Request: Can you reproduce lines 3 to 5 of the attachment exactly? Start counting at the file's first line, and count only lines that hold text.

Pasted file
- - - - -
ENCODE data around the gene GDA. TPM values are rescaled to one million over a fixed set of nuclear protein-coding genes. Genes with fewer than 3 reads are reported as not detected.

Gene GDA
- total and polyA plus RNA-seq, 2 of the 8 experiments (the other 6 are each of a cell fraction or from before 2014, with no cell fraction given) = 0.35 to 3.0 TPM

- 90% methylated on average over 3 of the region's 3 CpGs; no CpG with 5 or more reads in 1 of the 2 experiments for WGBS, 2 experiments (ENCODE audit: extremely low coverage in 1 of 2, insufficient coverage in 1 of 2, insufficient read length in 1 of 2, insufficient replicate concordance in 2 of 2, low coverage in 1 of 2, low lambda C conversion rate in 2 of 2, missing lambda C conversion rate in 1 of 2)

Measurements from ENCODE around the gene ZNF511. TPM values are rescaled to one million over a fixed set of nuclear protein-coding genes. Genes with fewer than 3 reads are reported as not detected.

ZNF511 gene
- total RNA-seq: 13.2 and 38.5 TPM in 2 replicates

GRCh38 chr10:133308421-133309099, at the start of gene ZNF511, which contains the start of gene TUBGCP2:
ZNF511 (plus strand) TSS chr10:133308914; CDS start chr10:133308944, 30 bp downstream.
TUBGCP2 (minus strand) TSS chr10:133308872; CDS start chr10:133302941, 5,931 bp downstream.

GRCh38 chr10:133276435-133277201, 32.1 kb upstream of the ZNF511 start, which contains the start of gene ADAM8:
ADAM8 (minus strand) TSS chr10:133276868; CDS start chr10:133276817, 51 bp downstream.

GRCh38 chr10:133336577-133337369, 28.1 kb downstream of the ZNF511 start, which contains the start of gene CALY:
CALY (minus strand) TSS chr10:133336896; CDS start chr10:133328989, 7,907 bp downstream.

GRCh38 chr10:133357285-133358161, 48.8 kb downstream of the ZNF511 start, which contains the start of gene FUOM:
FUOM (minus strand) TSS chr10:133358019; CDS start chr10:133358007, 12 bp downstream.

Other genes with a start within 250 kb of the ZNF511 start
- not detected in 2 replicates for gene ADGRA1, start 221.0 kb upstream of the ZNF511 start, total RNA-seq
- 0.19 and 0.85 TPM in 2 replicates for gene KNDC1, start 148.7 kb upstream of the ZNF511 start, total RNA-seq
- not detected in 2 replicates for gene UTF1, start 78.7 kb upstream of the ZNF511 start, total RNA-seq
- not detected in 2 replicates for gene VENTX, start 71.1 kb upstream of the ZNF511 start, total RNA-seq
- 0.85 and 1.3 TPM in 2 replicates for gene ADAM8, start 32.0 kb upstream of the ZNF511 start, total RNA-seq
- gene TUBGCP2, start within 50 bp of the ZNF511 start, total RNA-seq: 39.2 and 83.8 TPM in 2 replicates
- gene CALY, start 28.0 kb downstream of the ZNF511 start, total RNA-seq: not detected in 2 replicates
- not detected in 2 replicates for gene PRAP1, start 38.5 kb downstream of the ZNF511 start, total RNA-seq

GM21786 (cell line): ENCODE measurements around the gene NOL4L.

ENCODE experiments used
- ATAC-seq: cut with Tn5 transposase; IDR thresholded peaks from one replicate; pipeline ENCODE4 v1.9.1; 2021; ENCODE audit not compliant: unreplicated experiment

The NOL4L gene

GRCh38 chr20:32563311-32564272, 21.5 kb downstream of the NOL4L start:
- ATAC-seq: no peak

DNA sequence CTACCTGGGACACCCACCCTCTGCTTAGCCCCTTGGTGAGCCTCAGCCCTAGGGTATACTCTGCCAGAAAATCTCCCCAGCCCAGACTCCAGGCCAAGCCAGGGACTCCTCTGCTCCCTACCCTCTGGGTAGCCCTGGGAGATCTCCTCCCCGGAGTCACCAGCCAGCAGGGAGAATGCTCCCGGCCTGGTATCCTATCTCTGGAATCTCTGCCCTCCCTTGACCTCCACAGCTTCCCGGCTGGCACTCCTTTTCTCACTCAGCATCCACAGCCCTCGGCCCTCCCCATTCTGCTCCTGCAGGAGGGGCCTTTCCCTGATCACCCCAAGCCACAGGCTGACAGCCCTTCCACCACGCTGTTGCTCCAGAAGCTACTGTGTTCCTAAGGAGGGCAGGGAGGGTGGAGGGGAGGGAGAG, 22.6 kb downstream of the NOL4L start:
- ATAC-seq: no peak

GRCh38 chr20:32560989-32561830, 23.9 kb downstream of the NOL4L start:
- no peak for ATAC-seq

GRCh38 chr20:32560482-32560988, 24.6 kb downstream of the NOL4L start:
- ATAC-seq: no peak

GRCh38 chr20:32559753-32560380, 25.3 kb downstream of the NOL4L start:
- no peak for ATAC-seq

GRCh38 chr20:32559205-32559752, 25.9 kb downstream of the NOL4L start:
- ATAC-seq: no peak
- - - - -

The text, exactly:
- total and polyA plus RNA-seq, 2 of the 8 experiments (the other 6 are each of a cell fraction or from before 2014, with no cell fraction given) = 0.35 to 3.0 TPM

- 90% methylated on average over 3 of the region's 3 CpGs; no CpG with 5 or more reads in 1 of the 2 experiments for WGBS, 2 experiments (ENCODE audit: extremely low coverage in 1 of 2, insufficient coverage in 1 of 2, insufficient read length in 1 of 2, insufficient replicate concordance in 2 of 2, low coverage in 1 of 2, low lambda C conversion rate in 2 of 2, missing lambda C conversion rate in 1 of 2)

Measurements from ENCODE around the gene ZNF511. TPM values are rescaled to one million over a fixed set of nuclear protein-coding genes. Genes with fewer than 3 reads are reported as not detected.